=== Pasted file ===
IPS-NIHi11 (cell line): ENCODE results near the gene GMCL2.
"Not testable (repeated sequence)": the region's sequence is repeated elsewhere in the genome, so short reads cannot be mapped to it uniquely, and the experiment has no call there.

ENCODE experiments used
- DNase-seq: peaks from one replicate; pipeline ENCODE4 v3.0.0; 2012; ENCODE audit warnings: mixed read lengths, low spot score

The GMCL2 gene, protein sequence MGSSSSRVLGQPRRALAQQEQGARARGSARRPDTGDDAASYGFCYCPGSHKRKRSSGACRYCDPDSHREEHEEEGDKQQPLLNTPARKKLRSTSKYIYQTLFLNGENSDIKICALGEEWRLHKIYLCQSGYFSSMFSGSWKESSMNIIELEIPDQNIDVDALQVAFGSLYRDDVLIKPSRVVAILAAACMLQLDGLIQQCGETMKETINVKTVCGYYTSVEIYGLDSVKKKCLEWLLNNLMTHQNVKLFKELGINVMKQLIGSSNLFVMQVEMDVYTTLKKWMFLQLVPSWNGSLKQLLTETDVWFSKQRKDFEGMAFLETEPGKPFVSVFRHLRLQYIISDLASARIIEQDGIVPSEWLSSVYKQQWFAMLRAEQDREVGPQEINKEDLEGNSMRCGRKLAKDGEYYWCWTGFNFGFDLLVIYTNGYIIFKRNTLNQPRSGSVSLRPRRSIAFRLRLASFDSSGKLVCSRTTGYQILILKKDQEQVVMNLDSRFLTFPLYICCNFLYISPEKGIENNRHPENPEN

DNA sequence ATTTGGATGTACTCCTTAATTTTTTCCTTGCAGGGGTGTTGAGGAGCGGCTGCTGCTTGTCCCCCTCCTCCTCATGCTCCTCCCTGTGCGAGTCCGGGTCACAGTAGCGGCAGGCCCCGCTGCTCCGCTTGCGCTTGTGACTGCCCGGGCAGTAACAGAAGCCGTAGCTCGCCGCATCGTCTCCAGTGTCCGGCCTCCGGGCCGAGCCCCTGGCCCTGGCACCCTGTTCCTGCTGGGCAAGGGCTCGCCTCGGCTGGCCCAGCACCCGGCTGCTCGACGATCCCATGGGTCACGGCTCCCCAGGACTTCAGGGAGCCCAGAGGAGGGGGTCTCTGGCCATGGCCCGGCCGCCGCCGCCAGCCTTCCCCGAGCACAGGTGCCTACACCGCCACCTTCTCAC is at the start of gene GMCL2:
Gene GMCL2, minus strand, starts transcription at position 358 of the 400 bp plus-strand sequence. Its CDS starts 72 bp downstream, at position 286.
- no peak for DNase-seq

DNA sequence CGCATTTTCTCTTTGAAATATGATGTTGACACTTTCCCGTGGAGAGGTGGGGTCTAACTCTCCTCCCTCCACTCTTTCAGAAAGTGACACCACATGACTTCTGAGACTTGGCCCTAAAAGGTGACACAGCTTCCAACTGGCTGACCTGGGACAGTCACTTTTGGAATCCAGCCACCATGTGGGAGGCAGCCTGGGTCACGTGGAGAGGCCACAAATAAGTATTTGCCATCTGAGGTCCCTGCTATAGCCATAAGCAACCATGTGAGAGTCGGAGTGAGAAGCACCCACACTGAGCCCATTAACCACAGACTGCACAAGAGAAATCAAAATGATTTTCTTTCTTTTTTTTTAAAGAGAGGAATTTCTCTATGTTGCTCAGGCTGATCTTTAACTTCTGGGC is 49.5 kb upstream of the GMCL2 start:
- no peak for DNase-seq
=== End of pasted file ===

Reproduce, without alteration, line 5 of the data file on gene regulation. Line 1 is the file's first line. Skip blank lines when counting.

The GMCL2 gene, protein sequence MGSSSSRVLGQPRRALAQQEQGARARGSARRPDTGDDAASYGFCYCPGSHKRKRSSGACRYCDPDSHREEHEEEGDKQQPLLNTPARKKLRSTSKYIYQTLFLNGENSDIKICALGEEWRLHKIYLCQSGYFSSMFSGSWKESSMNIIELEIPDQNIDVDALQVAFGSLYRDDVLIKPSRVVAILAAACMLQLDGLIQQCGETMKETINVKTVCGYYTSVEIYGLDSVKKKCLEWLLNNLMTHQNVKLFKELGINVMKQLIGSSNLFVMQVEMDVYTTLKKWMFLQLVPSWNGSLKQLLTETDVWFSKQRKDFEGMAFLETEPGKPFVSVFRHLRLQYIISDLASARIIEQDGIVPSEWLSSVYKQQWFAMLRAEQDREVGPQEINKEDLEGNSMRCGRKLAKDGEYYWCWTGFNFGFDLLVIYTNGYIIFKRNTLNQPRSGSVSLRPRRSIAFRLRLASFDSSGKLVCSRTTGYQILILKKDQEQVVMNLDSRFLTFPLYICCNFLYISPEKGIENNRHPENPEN